For some observers, the large number of narratives circulating in the media, most of them trying to portray themselves as the truth, may give the impression of a permanent cacophony. Perhaps this cacophony should be welcomed, because it serves to remind us of the complexity and the ambiguities of the world in which we live.[3] Given that, as I exemplified earlier with my personal experiences with the “global pivots” under study at the Milton Wolf Seminar, the only way some of us can access distant locations and distant others is through the media.

At the end of the seminar, while talking to one of the panelists, I asked him about his country. I clarified that I was not asking for his perspectives on the political situation. Instead, I wanted to know about landscapes and food, poetry and fine arts, love and parties, wine and music. His answer enhanced the limited portrayal I have of his country in my imagination and filled me with the desire to obtain similar accounts from others. This left me thinking that, perhaps, in spite of the attempts made to control and manage narratives, what we actually need is more chaos, more messiness, more complexity. Although this messiness can become problematic and difficult, as Shani Orgad argues, the way people imagine distant locations through the media is, as a result, more complex, richer, and inclusive[4]. And that complexity should be embraced.

About the Author

jimenzeCésar Jiménez-Martínez holds a BA in Journalism from the Pontificia Universidad Católica de Chile and graduated with Distinction from the MSc/MA in Global Media and Communications, from the London School of Economics and Political Science (LSE) and the University of Southern California. He has worked as a journalist for the newspaper El Mercurio in Chile and did research and production for several documentaries and television series broadcasted in Chile and Latin America. After this, he joined Ogilvy Public Relations Chile to work in different projects related with Nation Branding for several Chilean public and private organizations.

Currently, he is PhD student in Media and Communications at LSE, researching how media representations of nations are crafted for foreign audiences in the media space. His research interests include Public Diplomacy, Media Narratives, Media Representation and Media and Globalization.

About the Milton Wolf Seminar

Co-hosted by the Center for Global Communication Studies at the University of Pennsylvania’s Annenberg School for Communication, the American Austrian Foundation, and the Diplomatic Academy of Vienna, the annual Milton Wolf Seminar tackles contemporary issues at the nexus of diplomacy and journalism – both broadly defined.  The 2013 Seminar, “Diplomatic Maneuvers and Journalistic Coverage in a Time of Reset, Pivot and Rebalance” explored the critical role of diplomats and journalists in shaping the outcomes of what we call global geopolitical pivots. Pivots in this case refer to emergent geopolitical shifts around which multiple stakeholders – from major powers, to multilateral organizations, to bloggers working in isolation – seek to provide input on the most appropriate outcomes. Examples of contemporary global pivots considered at the 2013 Seminar included: the ultimate resolution of the Arab Spring countries, the shifts in geopolitical approaches to Syria, calls for regime change in Iran, and the intense Western attention to reform movements and government change in Burma (Myanmar). A diverse range of academics, policy makers, and diplomats participated in the two days of presentations and discussions.  A full list of panelists is available here.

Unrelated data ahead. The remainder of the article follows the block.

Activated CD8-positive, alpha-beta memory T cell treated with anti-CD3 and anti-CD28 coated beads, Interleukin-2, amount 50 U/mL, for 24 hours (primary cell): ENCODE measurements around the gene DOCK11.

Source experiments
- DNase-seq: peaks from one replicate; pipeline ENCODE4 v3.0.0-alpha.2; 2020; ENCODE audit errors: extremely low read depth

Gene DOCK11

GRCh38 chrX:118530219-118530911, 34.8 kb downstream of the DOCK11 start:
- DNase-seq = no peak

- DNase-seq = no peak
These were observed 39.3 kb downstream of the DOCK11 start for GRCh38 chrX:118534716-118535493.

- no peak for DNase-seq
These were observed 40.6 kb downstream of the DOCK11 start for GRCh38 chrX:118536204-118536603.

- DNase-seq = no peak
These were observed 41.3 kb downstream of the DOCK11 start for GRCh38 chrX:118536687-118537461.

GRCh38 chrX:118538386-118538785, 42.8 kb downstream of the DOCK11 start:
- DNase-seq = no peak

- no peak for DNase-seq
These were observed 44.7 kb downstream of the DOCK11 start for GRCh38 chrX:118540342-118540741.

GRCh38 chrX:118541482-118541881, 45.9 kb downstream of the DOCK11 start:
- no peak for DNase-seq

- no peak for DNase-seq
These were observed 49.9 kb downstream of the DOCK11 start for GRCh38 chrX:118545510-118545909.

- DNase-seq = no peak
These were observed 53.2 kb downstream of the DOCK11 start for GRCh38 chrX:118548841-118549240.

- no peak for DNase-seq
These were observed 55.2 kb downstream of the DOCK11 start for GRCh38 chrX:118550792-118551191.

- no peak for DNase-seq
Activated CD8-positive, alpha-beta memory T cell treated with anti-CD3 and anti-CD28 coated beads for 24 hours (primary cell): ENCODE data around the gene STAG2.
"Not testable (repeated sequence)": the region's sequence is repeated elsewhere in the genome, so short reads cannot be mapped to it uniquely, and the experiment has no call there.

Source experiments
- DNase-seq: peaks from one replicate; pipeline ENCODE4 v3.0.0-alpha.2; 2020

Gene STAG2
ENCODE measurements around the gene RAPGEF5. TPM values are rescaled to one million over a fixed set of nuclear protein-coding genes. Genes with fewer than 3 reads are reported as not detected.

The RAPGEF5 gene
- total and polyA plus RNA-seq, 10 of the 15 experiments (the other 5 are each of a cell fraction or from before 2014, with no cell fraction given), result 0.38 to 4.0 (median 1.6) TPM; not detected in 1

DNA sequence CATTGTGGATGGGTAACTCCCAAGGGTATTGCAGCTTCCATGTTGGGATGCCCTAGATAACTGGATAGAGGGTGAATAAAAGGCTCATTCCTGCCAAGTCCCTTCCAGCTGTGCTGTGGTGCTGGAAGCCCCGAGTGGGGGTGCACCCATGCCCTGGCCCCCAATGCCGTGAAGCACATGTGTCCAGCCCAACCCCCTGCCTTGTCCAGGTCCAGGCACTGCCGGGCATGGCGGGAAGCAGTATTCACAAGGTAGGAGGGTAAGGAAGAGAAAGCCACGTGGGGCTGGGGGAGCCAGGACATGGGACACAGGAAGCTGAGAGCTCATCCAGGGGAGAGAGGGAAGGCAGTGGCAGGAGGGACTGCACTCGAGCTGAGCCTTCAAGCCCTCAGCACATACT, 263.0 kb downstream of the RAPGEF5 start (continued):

For more information about past and upcoming Milton Wolf Seminars and future Emerging Scholar initiatives, please contact: Amelia Arsenault.



[1] See, for instance, Silverstone, R. (2007) Media and morality: on the rise of the mediapolis, Cambridge: Polity Press, or Chouliaraki, L. (2006) The spectatorship of suffering, London: Sage.

[2] Thompson, J.B. (2005) ‘The New Visibility’, in Theory, Culture and Society, 22(6), pp. 31-51.

[3] This observation is inspired by some the arguments developed on Orgad, S. (2012) Media Representation and the Global Imagination, Cambridge: Polity.

[4] Orgad, S., 2012: 107.